Government advisers were awarded contracts worth millions of pounds on failing nuclear projects, despite in some cases also advising the companies behind the schemes. PWC, the accounting firm, was awarded a five-year, £4.5 million contract by the Department for Business, Energy and Industrial Strategy as a financial adviser on the Wylfa plant on Anglesey, the future of which is in doubt. The project was being developed by Horizon, a subsidiary of Hitachi, but the Japanese company said last month that it could be saved only if Britain nationalised it as private companies were unwilling to invest. The Times reported last July that PWC was also among Horizon’s advisers. Linklaters, the law firm, was awarded a three-year, £10 million contract as a legal adviser on the government’s development of new nuclear projects. These incl ude Moorside, in Cumbria, scrapped last year after Toshiba said that it would take a £125 million hit from closing its Nu Generation subsidiary, having failed to find a buyer for the scheme. PWC was also an adviser to Nugen, a response from the business department to a freedom of information request shows. The department stated that before the appointment of PWC as financial adviser “for the new nuclear pipeline, the department sought clarification of any services previously provided to Nugen by PWC. PWC declared that they had previously provided various programme related consultancy services to Nugen.” Arup, the engineering and design company, was awarded a £3.5 million government contract, over three and a half years, to act as technical adviser on the development of new nuclear projects. The Times reported in July that Arup was also an adviser to the Hitachi subsidiary behind the Wylfa project. Meg Hillier, chairwoman of the Commons’ public acco unts committee, described the contracts as eye-watering, and added: “Given how little we have to show for it in progressing delivery, there are questions that have to be asked about the advice to government.” Ms Hillier said that firms advising both sides were a “symptom of how few companies there are in this field”.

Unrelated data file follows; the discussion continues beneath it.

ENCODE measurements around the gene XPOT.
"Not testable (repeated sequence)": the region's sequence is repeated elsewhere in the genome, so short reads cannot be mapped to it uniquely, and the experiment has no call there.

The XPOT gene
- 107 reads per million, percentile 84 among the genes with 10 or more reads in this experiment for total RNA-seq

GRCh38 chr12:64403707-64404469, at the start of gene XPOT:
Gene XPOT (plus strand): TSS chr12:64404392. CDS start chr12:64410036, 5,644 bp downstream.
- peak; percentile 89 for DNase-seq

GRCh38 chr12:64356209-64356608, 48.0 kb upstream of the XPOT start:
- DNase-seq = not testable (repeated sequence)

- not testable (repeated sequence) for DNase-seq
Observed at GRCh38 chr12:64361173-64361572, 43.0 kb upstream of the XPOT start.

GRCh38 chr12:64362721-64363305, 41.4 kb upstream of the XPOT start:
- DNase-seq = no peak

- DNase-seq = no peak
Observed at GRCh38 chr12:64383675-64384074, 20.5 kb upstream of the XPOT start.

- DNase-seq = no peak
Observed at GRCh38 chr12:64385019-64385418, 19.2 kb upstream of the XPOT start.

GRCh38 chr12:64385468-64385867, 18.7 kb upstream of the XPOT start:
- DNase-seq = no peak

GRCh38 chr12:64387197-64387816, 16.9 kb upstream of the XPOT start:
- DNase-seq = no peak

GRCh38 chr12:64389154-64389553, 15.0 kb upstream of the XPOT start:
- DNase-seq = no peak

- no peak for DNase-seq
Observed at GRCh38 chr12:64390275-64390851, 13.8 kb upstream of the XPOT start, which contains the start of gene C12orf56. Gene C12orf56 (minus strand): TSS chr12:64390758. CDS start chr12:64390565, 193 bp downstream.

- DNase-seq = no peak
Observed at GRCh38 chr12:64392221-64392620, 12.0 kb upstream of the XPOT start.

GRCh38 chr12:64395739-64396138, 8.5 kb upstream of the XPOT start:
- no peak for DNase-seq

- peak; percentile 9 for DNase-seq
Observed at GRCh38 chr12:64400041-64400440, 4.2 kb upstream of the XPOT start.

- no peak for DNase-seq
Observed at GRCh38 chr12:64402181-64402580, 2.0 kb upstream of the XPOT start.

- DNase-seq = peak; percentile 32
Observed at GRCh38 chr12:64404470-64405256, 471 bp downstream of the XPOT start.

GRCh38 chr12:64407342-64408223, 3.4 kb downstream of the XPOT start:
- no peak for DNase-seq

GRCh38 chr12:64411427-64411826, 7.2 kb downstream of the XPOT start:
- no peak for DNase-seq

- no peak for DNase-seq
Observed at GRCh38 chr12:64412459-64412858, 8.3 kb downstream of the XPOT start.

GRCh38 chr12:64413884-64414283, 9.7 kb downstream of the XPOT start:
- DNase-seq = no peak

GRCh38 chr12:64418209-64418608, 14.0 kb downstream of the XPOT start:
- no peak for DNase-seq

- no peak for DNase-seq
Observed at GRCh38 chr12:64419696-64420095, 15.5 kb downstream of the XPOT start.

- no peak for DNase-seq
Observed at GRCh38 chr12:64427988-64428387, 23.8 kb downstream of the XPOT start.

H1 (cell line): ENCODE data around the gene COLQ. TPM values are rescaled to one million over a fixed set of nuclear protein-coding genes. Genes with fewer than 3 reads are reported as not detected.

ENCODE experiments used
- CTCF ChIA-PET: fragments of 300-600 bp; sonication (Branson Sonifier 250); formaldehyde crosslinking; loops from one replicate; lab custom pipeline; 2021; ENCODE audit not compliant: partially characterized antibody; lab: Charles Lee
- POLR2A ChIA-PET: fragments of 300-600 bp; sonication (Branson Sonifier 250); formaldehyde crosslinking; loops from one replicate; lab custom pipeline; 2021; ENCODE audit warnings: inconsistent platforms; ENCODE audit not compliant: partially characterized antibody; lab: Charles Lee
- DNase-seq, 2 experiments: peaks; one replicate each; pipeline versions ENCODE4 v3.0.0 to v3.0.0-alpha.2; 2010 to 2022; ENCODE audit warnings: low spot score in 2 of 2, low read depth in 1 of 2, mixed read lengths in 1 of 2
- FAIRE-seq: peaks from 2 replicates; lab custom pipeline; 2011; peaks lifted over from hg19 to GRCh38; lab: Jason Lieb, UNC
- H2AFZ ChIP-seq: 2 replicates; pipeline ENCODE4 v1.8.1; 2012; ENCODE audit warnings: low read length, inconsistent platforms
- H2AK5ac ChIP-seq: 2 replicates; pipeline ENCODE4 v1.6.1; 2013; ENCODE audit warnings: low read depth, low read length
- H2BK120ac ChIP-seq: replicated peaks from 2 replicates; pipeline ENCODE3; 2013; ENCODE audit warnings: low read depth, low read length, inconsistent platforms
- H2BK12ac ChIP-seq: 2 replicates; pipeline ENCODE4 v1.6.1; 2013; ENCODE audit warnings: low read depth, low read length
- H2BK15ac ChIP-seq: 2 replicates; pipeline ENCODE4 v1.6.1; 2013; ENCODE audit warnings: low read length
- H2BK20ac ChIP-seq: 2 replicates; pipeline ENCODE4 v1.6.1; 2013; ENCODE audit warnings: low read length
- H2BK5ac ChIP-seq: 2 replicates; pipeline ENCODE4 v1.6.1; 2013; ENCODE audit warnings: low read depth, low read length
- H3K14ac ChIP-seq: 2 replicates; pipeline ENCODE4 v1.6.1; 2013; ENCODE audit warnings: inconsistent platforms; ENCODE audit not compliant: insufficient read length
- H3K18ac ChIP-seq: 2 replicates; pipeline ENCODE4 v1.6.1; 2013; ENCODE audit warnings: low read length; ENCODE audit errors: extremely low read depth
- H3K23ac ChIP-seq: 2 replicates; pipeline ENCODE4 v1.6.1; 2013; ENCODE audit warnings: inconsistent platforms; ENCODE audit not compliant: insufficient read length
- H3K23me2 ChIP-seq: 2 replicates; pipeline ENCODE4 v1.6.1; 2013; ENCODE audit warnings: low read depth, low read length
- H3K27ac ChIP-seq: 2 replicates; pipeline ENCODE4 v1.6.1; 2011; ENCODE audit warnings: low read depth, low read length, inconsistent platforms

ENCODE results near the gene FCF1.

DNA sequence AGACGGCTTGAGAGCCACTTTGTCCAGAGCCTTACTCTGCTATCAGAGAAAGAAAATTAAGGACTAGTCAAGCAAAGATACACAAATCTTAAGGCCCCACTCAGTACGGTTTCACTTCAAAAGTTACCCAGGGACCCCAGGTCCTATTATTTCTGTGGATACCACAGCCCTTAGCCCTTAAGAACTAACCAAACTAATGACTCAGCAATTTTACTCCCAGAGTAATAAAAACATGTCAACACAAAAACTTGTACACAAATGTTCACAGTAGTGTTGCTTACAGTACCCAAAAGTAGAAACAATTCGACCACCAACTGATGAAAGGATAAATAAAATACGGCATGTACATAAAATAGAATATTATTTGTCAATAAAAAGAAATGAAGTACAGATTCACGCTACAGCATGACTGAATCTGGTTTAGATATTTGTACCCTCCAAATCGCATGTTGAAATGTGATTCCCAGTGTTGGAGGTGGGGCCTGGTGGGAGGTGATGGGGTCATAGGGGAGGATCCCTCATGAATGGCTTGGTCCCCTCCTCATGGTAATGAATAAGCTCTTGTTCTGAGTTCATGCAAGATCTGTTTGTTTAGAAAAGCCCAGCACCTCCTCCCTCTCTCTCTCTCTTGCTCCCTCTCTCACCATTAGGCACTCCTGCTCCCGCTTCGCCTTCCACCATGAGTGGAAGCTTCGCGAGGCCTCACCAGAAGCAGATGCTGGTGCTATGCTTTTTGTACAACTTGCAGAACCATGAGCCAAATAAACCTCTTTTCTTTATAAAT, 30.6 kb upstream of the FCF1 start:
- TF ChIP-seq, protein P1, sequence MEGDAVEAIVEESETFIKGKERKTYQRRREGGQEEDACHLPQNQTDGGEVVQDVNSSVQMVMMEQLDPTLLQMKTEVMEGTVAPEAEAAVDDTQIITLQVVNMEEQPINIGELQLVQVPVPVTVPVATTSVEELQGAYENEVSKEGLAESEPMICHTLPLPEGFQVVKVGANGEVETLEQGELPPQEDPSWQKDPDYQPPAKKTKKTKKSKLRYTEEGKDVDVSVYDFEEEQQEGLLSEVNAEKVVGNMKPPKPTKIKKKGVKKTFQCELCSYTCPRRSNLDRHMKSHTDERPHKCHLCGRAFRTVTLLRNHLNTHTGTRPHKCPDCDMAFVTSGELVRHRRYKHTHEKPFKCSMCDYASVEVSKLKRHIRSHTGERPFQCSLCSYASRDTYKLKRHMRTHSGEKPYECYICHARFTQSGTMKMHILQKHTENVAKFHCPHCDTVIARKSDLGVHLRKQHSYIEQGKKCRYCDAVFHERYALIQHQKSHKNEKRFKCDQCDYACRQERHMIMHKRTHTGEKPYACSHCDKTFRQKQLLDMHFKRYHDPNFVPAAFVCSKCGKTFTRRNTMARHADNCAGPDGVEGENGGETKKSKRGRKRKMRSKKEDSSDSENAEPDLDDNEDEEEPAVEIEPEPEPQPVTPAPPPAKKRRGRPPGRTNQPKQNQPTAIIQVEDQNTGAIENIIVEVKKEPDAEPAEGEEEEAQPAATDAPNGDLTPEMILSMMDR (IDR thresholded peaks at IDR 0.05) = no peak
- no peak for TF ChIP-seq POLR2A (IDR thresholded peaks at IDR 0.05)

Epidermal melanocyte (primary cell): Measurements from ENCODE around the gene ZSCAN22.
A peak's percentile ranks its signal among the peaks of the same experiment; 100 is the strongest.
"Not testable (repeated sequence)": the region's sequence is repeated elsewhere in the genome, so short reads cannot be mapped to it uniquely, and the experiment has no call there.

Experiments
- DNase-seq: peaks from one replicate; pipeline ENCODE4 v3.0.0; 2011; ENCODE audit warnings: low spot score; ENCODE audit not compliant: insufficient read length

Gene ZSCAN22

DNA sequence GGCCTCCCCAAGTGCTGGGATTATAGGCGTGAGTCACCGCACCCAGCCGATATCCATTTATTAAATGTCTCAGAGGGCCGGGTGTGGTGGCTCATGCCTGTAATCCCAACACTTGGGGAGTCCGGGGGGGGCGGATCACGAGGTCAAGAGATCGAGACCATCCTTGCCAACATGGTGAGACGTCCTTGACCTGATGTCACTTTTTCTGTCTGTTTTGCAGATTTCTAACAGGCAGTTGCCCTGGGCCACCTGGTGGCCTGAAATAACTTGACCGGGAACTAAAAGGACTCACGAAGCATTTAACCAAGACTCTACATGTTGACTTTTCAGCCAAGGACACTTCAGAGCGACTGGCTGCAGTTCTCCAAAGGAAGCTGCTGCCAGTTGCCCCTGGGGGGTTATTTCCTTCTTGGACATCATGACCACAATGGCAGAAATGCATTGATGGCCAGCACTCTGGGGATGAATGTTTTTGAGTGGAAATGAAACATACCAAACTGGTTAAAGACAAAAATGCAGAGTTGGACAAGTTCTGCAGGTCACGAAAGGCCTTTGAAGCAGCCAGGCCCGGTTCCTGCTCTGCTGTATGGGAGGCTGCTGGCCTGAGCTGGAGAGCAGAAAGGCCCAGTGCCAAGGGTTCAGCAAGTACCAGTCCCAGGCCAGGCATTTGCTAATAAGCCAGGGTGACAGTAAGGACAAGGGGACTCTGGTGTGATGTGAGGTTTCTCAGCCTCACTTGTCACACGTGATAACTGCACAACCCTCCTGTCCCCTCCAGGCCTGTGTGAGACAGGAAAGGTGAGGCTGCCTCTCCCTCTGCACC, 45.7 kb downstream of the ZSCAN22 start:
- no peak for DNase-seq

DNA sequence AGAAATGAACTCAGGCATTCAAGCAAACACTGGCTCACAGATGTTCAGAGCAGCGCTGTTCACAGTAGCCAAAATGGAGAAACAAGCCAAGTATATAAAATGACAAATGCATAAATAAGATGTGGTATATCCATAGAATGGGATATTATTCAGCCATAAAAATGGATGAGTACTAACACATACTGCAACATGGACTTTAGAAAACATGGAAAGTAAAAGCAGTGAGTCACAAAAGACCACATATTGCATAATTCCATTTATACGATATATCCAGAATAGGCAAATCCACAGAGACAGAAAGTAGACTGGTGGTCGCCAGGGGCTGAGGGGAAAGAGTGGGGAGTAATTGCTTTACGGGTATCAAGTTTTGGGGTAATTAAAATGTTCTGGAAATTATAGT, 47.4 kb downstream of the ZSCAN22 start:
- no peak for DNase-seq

Times 16th Feb 2019 read more »